barter transactions, and up to fivefold for sales made against promissory
notes. The absence of true price-information means that nobody can say which
firms are adding value and which are destroying it, including the firms
themselves. Rational credit and investment decisions are impossible, and would
remain so even if anybody were to start wanting to make them. 
The “most expensive education in history” continues, in fact, at a national
level. Russia’s economic problems are getting worse, not better. The economy
is still shrinking, inflation is rising again, financial markets have closed
to Russian borrowers. The tenacity of this decline suggests the Bolsheviks
were probably right in one of their ideas about money, even if they were wrong
in all the others. There may no better way to destroy the “bourgeois regime”,
as Bukharin put it, than to master “the laws of circulation”—and abolish them.


Financial Times
DECEMBER 19 1998 
[for personal use only]
Arts & Leisure 
MOSCOW: Urban, but not yet urbane
Paul Gould wonders if he will ever come to terms with the Russian capital's

A bracing night-time stroll along Tverskaya, Moscow's answer to Oxford
is almost enough to convince me that Russia's westernisation is a fait
There are neon lights, advertising, shops, Mercedes and BMWs. The normality
belies any talk of a country in crisis. It defies the sense of fear that
Moscow holds for visitors. Indeed, for a moment it seems the place offers
little that is challenging or different.
Then I see the babushka with her goat. The wrinkled old woman, clad in the
habitual headscarf and white apron, must be 70. But there she is, braving the
sub-zero chill outside one of Moscow's busiest metro stations, nonchalantly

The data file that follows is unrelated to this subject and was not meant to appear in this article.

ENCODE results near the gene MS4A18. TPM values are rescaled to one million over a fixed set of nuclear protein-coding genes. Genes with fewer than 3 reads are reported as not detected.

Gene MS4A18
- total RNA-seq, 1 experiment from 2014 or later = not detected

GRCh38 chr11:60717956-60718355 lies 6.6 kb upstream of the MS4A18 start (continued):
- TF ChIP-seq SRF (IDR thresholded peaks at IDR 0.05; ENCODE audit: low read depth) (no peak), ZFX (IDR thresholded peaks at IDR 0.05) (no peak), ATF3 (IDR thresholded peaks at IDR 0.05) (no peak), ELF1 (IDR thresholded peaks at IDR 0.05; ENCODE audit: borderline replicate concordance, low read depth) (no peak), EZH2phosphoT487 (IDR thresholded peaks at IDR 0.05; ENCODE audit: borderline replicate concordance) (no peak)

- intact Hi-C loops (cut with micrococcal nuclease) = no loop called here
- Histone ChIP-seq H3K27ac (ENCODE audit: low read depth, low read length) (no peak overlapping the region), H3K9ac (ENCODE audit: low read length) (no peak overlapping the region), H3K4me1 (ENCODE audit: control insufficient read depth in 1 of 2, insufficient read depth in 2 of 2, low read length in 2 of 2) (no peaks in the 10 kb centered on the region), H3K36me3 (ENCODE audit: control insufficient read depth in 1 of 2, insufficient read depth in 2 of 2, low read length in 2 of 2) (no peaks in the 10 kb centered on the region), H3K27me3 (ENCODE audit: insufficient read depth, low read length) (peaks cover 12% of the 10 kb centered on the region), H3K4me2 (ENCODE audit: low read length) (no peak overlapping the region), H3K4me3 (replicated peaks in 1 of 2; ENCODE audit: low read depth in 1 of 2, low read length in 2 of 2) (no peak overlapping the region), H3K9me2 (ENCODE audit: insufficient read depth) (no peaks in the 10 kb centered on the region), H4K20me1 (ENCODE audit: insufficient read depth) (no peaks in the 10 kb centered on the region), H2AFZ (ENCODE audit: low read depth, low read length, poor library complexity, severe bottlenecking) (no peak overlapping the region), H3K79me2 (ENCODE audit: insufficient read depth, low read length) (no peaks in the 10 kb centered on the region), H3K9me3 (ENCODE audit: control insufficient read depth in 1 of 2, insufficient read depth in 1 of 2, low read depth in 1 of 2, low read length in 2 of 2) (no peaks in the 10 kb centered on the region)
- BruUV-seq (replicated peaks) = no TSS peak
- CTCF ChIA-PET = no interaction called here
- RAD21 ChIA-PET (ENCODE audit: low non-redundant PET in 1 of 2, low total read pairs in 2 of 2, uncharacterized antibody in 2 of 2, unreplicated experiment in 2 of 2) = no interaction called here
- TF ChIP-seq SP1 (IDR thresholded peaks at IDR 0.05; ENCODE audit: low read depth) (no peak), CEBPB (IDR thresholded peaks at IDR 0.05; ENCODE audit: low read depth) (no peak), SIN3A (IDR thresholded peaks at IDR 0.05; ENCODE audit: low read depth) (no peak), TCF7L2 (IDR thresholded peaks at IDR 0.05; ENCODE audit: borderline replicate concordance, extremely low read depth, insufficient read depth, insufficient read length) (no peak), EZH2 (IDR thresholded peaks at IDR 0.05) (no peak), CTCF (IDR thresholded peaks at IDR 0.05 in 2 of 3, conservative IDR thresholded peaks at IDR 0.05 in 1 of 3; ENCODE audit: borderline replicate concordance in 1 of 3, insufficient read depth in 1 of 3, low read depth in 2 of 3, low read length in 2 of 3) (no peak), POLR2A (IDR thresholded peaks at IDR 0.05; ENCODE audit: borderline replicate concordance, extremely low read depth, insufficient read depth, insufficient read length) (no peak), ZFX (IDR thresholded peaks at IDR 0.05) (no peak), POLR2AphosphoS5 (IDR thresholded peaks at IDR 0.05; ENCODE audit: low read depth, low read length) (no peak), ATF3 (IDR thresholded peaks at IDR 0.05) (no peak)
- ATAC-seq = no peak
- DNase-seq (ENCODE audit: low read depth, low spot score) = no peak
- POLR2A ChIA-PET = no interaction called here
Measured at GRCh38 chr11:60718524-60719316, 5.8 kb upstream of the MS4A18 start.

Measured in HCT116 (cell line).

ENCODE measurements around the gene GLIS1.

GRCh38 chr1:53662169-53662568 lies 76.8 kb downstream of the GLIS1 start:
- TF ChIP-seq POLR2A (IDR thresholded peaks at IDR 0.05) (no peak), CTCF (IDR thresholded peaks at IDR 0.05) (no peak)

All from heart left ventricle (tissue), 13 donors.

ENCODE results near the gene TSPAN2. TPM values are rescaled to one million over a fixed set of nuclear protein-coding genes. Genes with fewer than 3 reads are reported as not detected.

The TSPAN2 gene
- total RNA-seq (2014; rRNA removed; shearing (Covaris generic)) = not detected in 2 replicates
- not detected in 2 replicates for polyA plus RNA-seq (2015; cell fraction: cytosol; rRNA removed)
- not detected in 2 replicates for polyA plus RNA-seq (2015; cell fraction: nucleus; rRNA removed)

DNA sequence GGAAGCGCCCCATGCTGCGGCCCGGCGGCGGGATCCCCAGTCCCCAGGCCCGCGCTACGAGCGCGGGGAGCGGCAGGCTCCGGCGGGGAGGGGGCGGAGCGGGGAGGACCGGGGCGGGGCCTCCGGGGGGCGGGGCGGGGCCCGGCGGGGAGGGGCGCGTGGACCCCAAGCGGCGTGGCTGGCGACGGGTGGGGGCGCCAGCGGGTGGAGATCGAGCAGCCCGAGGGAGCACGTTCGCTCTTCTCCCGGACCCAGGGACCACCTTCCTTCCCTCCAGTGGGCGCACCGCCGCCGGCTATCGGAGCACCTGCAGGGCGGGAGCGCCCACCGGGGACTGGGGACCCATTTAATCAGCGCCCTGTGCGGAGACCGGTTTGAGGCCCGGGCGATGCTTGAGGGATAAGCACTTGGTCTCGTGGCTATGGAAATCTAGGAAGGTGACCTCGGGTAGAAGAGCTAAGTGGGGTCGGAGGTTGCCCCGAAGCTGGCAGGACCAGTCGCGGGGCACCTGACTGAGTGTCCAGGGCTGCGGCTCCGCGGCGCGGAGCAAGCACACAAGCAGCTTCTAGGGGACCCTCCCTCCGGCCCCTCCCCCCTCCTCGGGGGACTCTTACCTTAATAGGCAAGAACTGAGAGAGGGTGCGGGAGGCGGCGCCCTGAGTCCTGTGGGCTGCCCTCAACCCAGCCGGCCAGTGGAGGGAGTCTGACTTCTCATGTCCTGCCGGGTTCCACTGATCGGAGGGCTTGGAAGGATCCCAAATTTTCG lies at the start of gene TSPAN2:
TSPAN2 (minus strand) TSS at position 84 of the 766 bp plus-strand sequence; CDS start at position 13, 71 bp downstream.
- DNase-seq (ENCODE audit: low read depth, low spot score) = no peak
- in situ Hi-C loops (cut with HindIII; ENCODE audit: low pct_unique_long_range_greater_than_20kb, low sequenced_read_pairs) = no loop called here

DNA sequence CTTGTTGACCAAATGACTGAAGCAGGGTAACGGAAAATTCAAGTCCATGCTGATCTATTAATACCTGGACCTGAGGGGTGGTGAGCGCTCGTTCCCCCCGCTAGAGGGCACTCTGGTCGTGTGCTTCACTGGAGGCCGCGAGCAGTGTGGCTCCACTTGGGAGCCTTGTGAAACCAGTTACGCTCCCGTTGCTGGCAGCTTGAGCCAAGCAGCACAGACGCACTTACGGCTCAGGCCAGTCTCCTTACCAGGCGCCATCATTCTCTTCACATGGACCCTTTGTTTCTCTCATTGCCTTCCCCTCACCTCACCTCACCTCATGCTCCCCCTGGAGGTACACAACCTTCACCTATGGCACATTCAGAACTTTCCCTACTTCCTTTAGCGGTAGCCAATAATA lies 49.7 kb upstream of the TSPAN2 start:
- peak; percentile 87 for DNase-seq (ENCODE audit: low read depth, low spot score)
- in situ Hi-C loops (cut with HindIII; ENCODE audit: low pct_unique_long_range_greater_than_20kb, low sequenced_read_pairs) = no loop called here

selling goat's milk - with the proud producer of her wares on display for good
The milk has been enterprisingly decanted into a variety of used mineral
bottles, and the ploy of putting the goat on show is original enough to
generate a healthy trade. But not odd enough to raise eyebrows.
Yet this farmyard duo stands within sight of gaudy casinos, a Cadillac
showroom and all-night pharmacy freely selling Viagra (no messing around with
prescriptions in licentious Russia).
For Moscow's muscular sprawl and political might sit side-by-side with a
peasant-like nature stubbornly dear to the Russian soul. Urban it is, but not
quite urbane.
The same bumptiousness infects the new, commercial Russia. On nearby Old
Street or at Izmailovsky market, stacking dolls - some of them opening to
reveal Brezhnev inside Gorbachev inside Yeltsin etc - jostle for position with
Soviet-era insignia: flags, army belts and officers' hats.
Traders insist you must not pass their stall - but you have to haggle
hard to
get a decent price for that "I am a KGB agent" T-shirt.
Go to Moscow with questions, and you will come back with more questions. Go
with expectations, and they'll invariably be turned on their head. If I
expected a city of drab monoliths, then I am pleasantly surprised to see
pastel-painted Art Deco townhouses with wrought-iron balconies. If I expected
a city of puritanical severity, I am surprised to see recklessness and
debauchery. If this jumble of competing impressions sounds contradictory,
that's because it is.
What makes the place tick? Where is that Russian soul that people are always
talking about? My trip to Moscow, like anyone's visit to that beguiling
capital, is a search for that soul.
The city's very name stirs strong associations in the Russian heart - or so
wrote the poet, Alexander Pushkin. As if to prove the point, there are always
fresh flowers at the poet's statue, just a stone's throw from McDonald's on
Pushkin Square.
A reverence for culture is part of the story. Like saints, the names of
artistic giants resound across the capital: the Tchaikovsky Concert Hall,
Chekhov metro station, Gogol Boulevard, the Stanislavsky Theatre.